Having established the appropriate region of interest for calculating the value of each parameter at the test location, the parameters could then be used to develop predictive algorithms. A principal component analysis (PCA) was used to study correla-tions among optical and ‘dry’ dynamic parameters by grouping these parameters into a few factors (Number of parameters = 29, N = 429, Table 2). The principal components were based on the correlation matrix computation followed by a Varimax rotation. The purpose of this rotation was to obtain interpretable orthogonal components (each para-meter was associated with a minimal number of components). Table 2 presents the results of this analysis. The parameters are listed down the table and the components across the table.

Eight principal components were extracted (with an associated Eigenvalue over 0.95). These components represented 81% of variance of the original parameters. Table 2 shows that the component PC1 combined the pKAR associated parameters. The CTR parameters were linked with PC5 and PC8 with a difference between the mean value (PC5) and the 5% percentile (PC8). The 5% percentile was equivalent to the minimum value. MOE parameters were linked with PC4. Basic signal descriptors (SCG and SBW) and signal energy parameters were scattered between PC2, PC3, PC6, and PC7. SSP, MIF, Q1, Q2, Q3, and MPow1 were not highly correlated with one particular component. CTR, pKAR, and dynamic parameters contained independent information.

**Efficiency of Individual Predictors for Grading**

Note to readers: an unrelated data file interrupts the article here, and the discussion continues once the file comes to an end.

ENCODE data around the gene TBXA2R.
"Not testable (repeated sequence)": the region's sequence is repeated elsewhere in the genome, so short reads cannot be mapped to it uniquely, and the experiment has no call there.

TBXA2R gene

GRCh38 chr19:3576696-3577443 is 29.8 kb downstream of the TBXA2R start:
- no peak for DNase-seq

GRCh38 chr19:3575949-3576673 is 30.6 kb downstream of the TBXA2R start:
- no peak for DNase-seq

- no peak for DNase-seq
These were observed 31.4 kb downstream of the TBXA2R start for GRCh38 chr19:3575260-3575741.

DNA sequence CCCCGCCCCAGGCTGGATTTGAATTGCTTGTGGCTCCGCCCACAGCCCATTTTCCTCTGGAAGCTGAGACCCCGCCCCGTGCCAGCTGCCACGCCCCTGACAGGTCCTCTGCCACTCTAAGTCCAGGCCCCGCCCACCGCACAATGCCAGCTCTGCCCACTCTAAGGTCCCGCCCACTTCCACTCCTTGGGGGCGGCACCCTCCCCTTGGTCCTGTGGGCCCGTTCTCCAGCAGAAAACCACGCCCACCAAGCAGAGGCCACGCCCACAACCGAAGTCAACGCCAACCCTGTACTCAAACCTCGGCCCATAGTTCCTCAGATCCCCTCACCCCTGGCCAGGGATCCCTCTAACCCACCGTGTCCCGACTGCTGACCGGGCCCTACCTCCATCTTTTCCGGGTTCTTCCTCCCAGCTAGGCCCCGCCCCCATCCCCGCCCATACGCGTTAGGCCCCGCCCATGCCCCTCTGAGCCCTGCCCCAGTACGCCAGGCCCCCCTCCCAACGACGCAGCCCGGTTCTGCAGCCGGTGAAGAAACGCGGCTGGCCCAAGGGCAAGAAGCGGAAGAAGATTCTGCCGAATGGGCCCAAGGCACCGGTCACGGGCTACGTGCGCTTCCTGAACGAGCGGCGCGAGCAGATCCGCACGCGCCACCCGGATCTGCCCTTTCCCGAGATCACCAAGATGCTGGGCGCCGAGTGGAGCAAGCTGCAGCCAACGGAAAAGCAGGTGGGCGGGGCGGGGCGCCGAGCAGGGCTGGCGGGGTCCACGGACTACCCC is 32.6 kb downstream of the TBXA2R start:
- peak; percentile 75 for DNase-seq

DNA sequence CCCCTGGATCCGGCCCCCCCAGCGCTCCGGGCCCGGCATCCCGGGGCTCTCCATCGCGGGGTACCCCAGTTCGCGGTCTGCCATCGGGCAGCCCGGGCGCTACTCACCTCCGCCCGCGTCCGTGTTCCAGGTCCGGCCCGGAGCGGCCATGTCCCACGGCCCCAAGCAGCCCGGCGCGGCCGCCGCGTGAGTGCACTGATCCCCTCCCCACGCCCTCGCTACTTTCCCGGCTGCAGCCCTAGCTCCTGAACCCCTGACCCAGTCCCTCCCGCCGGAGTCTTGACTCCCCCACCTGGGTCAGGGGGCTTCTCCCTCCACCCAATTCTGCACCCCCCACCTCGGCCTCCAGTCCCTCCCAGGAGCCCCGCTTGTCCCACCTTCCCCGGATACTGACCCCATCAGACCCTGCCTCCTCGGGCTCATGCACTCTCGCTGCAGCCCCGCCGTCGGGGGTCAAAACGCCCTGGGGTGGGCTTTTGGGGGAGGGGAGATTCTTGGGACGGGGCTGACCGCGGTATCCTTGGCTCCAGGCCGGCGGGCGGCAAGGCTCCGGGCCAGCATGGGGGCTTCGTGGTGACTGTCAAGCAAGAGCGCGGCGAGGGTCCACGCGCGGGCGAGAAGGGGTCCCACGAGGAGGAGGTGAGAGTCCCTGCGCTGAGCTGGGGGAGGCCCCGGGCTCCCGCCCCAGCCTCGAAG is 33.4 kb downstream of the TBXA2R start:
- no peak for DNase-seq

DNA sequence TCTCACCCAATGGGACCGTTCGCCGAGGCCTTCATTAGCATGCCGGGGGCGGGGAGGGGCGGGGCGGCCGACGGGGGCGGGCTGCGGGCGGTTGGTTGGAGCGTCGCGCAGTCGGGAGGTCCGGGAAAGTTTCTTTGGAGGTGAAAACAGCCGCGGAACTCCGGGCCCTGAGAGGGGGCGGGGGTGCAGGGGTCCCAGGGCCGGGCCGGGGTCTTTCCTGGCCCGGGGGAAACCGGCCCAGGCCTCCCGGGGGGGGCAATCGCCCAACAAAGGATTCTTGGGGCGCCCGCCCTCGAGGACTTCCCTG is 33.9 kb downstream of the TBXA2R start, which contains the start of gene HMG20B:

Each of the grading parameters was tested for its correlation with reference static bending MOE and MOR obtained on dry boards. When considering grading parameters from green boards, the vibration MOE in compression acquired on green boards provides the best correlation with reference static bending MOE and MOR acquired on dry boards (*R²*=0.58 and *R²*=0.25 respectively).

When considering grading parameters from dry boards, the Metriguard HCLT provided the strongest correlation (*R²*=0.70) with static MOE, using the minimum MOE from the profile on the static bending test span (local measurement). The average MOE from Metriguard CLT and the dynamic MOE deliver comparable quality of prediction (*R²*=0.64 and *R²*=0.65 respectively). Interestingly, the specific MOE (MOE extracted from vibration measurement without density information) correlation was in the same magnitude of order to the best correlations, indicating that simple vibration (no density measurement) systems may form the basis of an effective pre-grading tool.

For MOR, the dynamic MOE provided *R²* of 0.28. Three signal descriptors, the spectral centre of gravity (*R²*=0.10), the spectral slope (*R²*=0.15)*,* and the spectral bandwidth (*R²*=0.16), provide a level of prediction significantly lower than the best optical scanner parameters (*R²* between 0.30 and 0.40). WoodEye® pKAR provided the best coefficient of determination with MOR, surpassing LHG X-ray by 0.1 (0.36 vs 0.25 respectively). The Metriguard minimum MOE contains the majority of the information and combining with LHG only improves by a magnitude of 0.06.

**Table 2. **Bivariate Correlations Matrix (PCA with Varimax Rotation on Optical and Dynamic Parameters on Seasoned Boards, N=429)

**Efficiency of Combined Parameters for Grading**

PLS regression was applied to estimate the MOR with the optical and the dynamic “dry” parameters as predictors (Fig. 4). This modelling method was performed before using a multiple linear regression (MLR) in order to underline the different combinations of parameters*,* which could appropriately estimate MOR. The number of predictors was 29 with 429 observations. The significant level of correlations between the predictors (Table 2) leads to a collinearity issue, which thus excludes the use of MLR.

**Fig. 4.** Bivariate *R²* coeff. between parameters and PLS components (MOR, *R²* =0.49, N=429)